THIRUVANANTHAPURAM: Communalism is proving to be an important factor in Kerala politics today, Marxist idealogue and thinker P.Govinda Pillai has said.
He was speaking here at an International seminar on Kerala history organised by the Kerala Council for Historical Research in the city on Friday.
Mr. Govinda Pillai, who spoke on `caste, class and religion in Kerala politics,' was of the view that there has been a revival of casteism in the State. "We were one of the first State's to abolish caste system in the country. But now it is reviving," he said. According to him casteism is the result of political manoeuvring by upper class and the elites.
Recent history of the State is marred by a revival of caste loyalties, communal politics and even terrorist threats and sectarian violence, he said. "Though all these are still marginal in extent, in a politically polarised society like Kerala they have an unusual nuisance value with decisive minority votes to tip the balance this way or that in the elections," Mr. Pillai said.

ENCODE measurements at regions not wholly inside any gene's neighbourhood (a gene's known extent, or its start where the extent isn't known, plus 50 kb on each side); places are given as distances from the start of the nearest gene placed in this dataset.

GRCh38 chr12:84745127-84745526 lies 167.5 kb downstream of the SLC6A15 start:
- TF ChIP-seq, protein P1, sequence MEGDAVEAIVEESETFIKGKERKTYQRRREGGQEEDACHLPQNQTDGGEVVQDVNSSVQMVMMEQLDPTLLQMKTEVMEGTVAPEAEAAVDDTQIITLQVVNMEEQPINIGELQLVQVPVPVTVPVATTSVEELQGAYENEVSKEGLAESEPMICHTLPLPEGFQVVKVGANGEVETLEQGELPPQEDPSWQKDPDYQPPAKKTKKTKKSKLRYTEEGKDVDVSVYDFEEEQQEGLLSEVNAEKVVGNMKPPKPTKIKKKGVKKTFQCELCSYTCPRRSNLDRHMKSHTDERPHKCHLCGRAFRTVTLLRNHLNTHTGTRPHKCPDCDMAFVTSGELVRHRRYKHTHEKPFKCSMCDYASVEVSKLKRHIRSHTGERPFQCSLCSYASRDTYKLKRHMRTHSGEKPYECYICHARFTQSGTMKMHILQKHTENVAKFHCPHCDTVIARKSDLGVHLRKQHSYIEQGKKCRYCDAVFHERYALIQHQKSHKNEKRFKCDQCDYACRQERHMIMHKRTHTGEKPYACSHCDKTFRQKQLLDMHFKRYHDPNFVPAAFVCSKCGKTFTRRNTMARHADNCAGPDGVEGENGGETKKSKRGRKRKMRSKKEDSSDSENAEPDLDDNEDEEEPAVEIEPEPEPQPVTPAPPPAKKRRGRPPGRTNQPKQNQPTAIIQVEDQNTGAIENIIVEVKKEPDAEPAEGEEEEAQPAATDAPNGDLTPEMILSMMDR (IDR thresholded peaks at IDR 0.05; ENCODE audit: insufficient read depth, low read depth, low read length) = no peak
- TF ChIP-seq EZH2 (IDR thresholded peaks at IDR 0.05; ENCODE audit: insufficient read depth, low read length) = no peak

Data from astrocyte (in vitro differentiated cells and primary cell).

According to the Marxist ideologue, reformers and social leaders like Narayana Guru, Vaikunta Swamy, Ayyankali and Poykayil Youhannan have played a great role in reforming the decadent and oppressive social structure of their castes and contributed a great deal for general reform and modernisation of the society as a whole. "Reservation of jobs and legislature seats for SC and OBC were introduced in Kerala long before the dawn of freedom," he said. Kerala renaissance was a movement born at the grass root and grew up to the top echelons of society.
In most other States the course was the opposite way, he added.
R. Champalakshmi, educationist, traced the evolution of temples as integrative institutions in South India, with their economic outreach and socio-political activities. However this integratory role has been marked by variations in different historical contexts of individual kingdoms such as the Chola, Pandya and Pallava.
Noted historian Romila Thapar, who chaired the session, explained how religious institutions reflect the prevailing socio-political complexities of the Indian sub-continent. Ms Thapar added that religion often kept aloof from the communalisation wave, although the State and society succumbed to it.